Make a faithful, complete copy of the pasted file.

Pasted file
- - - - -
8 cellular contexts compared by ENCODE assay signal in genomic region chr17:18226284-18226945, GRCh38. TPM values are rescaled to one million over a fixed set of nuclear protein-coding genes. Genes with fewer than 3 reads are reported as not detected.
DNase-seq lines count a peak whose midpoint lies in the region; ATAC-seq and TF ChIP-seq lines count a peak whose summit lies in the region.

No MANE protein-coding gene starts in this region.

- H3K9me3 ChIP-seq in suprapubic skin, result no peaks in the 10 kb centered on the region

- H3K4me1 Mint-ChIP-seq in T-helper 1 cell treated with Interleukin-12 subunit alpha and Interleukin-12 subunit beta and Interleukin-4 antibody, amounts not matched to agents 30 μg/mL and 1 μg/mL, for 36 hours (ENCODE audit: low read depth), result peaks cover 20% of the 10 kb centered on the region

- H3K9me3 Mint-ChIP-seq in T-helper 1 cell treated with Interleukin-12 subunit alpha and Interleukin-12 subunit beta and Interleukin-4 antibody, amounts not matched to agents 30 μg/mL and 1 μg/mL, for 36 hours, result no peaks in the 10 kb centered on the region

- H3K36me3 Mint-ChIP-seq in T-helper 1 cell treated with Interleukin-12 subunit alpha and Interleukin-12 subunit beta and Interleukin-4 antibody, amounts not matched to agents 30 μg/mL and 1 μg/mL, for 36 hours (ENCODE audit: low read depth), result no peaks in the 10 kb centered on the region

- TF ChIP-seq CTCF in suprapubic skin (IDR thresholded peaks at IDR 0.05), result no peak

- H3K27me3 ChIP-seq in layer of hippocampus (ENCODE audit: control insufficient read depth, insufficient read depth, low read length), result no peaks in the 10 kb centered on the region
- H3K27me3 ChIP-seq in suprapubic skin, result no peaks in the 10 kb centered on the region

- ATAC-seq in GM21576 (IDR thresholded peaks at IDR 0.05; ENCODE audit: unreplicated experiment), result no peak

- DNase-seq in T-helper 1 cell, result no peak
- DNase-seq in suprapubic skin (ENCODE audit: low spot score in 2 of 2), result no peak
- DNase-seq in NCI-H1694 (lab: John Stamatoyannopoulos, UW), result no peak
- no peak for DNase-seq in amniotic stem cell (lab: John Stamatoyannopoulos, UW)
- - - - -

8 cellular contexts compared by ENCODE assay signal in genomic region chr17:18226284-18226945, GRCh38. TPM values are rescaled to one million over a fixed set of nuclear protein-coding genes. Genes with fewer than 3 reads are reported as not detected.
DNase-seq lines count a peak whose midpoint lies in the region; ATAC-seq and TF ChIP-seq lines count a peak whose summit lies in the region.

No MANE protein-coding gene starts in this region.

- H3K9me3 ChIP-seq in suprapubic skin, result no peaks in the 10 kb centered on the region

- H3K4me1 Mint-ChIP-seq in T-helper 1 cell treated with Interleukin-12 subunit alpha and Interleukin-12 subunit beta and Interleukin-4 antibody, amounts not matched to agents 30 μg/mL and 1 μg/mL, for 36 hours (ENCODE audit: low read depth), result peaks cover 20% of the 10 kb centered on the region

- H3K9me3 Mint-ChIP-seq in T-helper 1 cell treated with Interleukin-12 subunit alpha and Interleukin-12 subunit beta and Interleukin-4 antibody, amounts not matched to agents 30 μg/mL and 1 μg/mL, for 36 hours, result no peaks in the 10 kb centered on the region

- H3K36me3 Mint-ChIP-seq in T-helper 1 cell treated with Interleukin-12 subunit alpha and Interleukin-12 subunit beta and Interleukin-4 antibody, amounts not matched to agents 30 μg/mL and 1 μg/mL, for 36 hours (ENCODE audit: low read depth), result no peaks in the 10 kb centered on the region

- TF ChIP-seq CTCF in suprapubic skin (IDR thresholded peaks at IDR 0.05), result no peak

- H3K27me3 ChIP-seq in layer of hippocampus (ENCODE audit: control insufficient read depth, insufficient read depth, low read length), result no peaks in the 10 kb centered on the region
- H3K27me3 ChIP-seq in suprapubic skin, result no peaks in the 10 kb centered on the region

- ATAC-seq in GM21576 (IDR thresholded peaks at IDR 0.05; ENCODE audit: unreplicated experiment), result no peak

- DNase-seq in T-helper 1 cell, result no peak
- DNase-seq in suprapubic skin (ENCODE audit: low spot score in 2 of 2), result no peak
- DNase-seq in NCI-H1694 (lab: John Stamatoyannopoulos, UW), result no peak
- no peak for DNase-seq in amniotic stem cell (lab: John Stamatoyannopoulos, UW)